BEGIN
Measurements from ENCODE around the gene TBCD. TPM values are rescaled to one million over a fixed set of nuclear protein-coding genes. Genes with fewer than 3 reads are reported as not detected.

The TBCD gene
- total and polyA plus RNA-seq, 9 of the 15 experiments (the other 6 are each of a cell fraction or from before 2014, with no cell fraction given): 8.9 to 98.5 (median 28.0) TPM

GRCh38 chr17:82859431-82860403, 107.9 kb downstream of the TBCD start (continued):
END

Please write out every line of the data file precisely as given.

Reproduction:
Measurements from ENCODE around the gene TBCD. TPM values are rescaled to one million over a fixed set of nuclear protein-coding genes. Genes with fewer than 3 reads are reported as not detected.

The TBCD gene
- total and polyA plus RNA-seq, 9 of the 15 experiments (the other 6 are each of a cell fraction or from before 2014, with no cell fraction given): 8.9 to 98.5 (median 28.0) TPM

GRCh38 chr17:82859431-82860403, 107.9 kb downstream of the TBCD start (continued):